Regent Bakery & Cafe's authentic Chinese flavors couldn't be contained to just one meal. The restaurant started as a bakery specializing in Chinese pastries and cakes. As its popularity grew, so too did its menu—the staff began serving beef-stew and salted-fish hot pies, roast duck, and ma-pao tofu. Regent Bakery & Cafe now sports two full locations; the newest features a full bar that mixes up a selection of adult beverages and bubble teas, served inside a restaurant whose modern decor is lit by chandeliers and neon track lighting.
Sala Thai?s 15 signature dishes introduce tongues to Thai flavors they might not have experienced before. Tender prawns swim in pumpkin curry or?arrive at tables battered, deep fried, and coated in tamarind sauce, fried ginger, and basil.?Green mussels cook in the house's special sauce, and crispy duck rises above a pool of red curry sauce. The chefs craft meatless meals, too, from stir-fried eggplant blanketed in chili sauce to spinach and rice noodles coated in housemade peanut sauce. They also make khao soi, a curry noodle soup that's popular in Northern Thailand, a region that is as unfamiliar to Americans as a world without government-issued shower curtains covered with Richard Nixon's face.
Bamboo Garden's authentic Sichuan cuisine floods palates with spicy flavor while diners relax in a sleek, bamboo-trimmed dining room. Dinner patrons can follow up hearty servings of dip-friendly green-onion pancakes ($3.99) with popular dishes such as the tongue-scorching spicy basil beef ($10.95) and eggplant swimming in hot garlic sauce ($8.95) and snorkeling between the rocky outcroppings of diners' teeth. On the Wild Side menu, sour-and-spicy jellyfish ($6.95) appeases taste buds looking for an adventure more palatable than hanging out with Lou Reed. Lunch specials include entrees such as chopped-pepper hot chicken ($5.99), which prove appetizingly fiery and capable of swiftly silencing hunger growls.
Facing East’s strip-mall façade bears the legend “Taiwanese Restaurant.” But you could equally call it a burger joint. That doesn’t mean ground beef and ketchup, but rather pork belly topped with pickled veggies, peanuts, and cilantro. The patties are served in pairs, although some diners, such as Seattle Magazine’s reviewers, wish they were sold "by the sackful." Of course, the restaurant also serves an abundance of Taiwanese food, such as pottage stew with squid or pork, sautéed lamb with taiwanese barbecue sauce, and sweet-potato-flour pancakes with oyster, vegetables, and egg. Because of Taiwan's long, tumultuous relationship with China, the cuisine is also full of familiar Chinese flavors, including sweet-and-sour spareribs, fried rice, and stir-fries. Guests gobble down these delicacies among sleek, shiny dark-wood tables, abstract paintings, recessed spotlighting, and screens that partition off the bustle of waiting customers or the howling of hungry wolves outside.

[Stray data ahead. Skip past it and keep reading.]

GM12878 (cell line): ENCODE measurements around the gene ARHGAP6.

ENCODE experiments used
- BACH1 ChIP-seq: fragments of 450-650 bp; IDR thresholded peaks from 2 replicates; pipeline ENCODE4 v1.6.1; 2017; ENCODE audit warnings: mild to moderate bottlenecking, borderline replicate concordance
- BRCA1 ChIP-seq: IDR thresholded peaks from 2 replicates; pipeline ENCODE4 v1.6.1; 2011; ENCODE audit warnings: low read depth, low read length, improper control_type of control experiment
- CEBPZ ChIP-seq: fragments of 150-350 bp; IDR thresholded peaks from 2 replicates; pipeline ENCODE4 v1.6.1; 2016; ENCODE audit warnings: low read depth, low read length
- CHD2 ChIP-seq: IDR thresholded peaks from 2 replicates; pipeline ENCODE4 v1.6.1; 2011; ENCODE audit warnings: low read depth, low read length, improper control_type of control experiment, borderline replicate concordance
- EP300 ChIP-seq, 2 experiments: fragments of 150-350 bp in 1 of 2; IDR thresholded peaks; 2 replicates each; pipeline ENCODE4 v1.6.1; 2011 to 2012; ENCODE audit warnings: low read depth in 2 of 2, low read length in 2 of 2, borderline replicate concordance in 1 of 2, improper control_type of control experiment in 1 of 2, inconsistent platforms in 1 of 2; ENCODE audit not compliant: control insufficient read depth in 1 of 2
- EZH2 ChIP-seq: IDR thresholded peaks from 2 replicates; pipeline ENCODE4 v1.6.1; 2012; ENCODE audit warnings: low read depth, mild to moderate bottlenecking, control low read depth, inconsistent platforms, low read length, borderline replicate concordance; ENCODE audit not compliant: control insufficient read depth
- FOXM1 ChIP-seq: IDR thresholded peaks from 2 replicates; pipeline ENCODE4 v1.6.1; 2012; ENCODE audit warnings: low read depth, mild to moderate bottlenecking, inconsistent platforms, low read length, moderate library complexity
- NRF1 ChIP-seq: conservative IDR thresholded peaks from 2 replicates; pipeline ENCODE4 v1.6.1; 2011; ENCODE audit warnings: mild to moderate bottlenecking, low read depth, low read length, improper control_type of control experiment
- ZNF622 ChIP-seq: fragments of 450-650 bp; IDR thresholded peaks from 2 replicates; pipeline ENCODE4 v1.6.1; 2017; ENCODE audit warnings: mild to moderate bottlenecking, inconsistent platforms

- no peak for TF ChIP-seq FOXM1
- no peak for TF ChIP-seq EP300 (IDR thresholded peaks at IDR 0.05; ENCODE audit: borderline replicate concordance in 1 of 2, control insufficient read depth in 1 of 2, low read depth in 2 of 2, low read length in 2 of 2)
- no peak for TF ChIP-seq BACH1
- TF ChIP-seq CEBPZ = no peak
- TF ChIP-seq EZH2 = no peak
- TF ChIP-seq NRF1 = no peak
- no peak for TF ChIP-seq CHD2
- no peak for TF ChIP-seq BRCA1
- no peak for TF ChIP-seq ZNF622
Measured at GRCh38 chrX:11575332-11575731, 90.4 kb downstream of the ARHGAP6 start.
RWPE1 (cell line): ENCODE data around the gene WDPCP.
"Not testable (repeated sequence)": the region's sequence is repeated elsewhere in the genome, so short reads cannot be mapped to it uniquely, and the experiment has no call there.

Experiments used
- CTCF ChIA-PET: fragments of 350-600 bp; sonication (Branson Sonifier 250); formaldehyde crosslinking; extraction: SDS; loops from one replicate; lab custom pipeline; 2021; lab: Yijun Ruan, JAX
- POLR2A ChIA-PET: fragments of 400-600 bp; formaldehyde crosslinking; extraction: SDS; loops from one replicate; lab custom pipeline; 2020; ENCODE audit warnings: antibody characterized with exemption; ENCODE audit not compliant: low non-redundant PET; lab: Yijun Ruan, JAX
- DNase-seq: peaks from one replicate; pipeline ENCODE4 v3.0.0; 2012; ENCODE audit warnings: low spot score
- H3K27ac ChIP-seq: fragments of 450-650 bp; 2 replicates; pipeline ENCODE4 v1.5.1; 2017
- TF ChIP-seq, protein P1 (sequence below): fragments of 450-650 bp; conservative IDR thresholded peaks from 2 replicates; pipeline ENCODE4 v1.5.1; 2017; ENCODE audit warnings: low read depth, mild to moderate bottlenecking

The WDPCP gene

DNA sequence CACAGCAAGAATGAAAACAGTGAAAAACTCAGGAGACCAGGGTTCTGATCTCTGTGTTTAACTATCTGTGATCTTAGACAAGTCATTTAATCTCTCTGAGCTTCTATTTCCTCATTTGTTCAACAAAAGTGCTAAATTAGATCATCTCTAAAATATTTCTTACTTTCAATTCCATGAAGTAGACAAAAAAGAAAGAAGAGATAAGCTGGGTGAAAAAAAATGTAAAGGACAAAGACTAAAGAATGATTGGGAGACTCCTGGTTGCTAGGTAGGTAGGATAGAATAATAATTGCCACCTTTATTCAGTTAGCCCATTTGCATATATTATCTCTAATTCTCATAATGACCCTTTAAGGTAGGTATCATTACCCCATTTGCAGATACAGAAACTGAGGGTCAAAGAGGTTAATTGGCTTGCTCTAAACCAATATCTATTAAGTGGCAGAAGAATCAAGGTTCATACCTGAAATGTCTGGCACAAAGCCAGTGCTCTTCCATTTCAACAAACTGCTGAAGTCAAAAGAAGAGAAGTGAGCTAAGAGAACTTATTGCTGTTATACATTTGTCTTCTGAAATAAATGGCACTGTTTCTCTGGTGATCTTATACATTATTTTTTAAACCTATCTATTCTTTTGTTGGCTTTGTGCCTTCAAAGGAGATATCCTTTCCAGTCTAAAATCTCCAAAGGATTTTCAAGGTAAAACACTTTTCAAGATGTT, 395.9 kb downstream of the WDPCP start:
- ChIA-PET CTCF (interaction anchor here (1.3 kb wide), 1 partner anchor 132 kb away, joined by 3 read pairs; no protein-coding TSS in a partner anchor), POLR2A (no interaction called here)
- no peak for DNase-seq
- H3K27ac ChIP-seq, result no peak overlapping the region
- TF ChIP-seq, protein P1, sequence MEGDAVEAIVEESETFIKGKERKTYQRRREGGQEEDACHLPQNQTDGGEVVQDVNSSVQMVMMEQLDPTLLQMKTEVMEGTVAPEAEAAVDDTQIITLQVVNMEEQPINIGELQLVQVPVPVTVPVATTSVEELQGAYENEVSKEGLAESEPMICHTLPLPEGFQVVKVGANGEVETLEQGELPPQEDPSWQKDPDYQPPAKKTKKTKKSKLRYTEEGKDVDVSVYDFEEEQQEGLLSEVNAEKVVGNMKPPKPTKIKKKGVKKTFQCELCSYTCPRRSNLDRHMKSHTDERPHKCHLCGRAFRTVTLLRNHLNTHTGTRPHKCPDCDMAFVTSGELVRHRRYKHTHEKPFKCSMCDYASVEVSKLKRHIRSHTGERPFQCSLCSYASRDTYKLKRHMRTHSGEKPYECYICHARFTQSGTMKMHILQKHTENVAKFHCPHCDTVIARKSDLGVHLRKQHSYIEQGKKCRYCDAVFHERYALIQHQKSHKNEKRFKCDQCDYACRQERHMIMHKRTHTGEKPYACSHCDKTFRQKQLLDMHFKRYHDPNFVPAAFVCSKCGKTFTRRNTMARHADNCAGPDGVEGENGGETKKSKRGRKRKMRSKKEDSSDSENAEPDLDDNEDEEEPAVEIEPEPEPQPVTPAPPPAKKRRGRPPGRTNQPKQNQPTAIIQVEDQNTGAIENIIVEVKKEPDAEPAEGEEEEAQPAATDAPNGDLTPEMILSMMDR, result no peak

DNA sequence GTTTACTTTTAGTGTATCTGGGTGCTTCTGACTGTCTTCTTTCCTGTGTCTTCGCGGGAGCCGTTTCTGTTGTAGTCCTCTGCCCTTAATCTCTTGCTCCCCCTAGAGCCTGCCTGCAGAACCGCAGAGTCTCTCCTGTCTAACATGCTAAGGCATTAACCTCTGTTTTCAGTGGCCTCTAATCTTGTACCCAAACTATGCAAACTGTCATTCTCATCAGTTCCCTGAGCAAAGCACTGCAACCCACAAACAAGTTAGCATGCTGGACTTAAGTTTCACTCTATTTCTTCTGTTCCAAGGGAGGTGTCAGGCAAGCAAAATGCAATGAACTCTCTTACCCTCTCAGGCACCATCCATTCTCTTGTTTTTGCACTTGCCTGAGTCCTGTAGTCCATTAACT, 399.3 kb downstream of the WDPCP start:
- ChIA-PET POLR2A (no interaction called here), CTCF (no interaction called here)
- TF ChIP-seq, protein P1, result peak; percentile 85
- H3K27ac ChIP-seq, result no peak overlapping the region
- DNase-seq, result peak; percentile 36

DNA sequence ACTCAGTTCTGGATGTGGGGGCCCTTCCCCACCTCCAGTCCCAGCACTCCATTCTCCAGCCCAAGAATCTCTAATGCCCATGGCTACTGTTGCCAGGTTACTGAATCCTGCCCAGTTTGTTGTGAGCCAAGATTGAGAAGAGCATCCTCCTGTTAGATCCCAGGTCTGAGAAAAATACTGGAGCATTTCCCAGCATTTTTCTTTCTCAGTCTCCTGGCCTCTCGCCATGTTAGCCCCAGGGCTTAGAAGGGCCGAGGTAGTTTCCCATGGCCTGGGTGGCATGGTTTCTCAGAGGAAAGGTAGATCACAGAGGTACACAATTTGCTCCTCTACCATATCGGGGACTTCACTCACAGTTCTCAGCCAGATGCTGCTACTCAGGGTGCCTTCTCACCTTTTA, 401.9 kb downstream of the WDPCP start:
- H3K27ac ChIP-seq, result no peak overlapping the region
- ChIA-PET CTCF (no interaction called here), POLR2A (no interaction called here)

Tasters Wok encourages diners to sing during dinner. Well, maybe after it, and definitely not with their mouths full. Along with serving steaming plates of deep-fried oysters, Indian vindaloo, pad thai, and teriyaki chicken on an iron plate, the Pan-Asian restaurant houses a full bar equipped with karaoke sound system and library of songs that's updated monthly. After finishing a plate of sweet basil beef, diners can stop at the nearby bar to lubricate their vocal cords with a chilled beer or cocktail before heading to the stage to attempt mankind’s most daring feat: singing with the karaoke prompter turned off.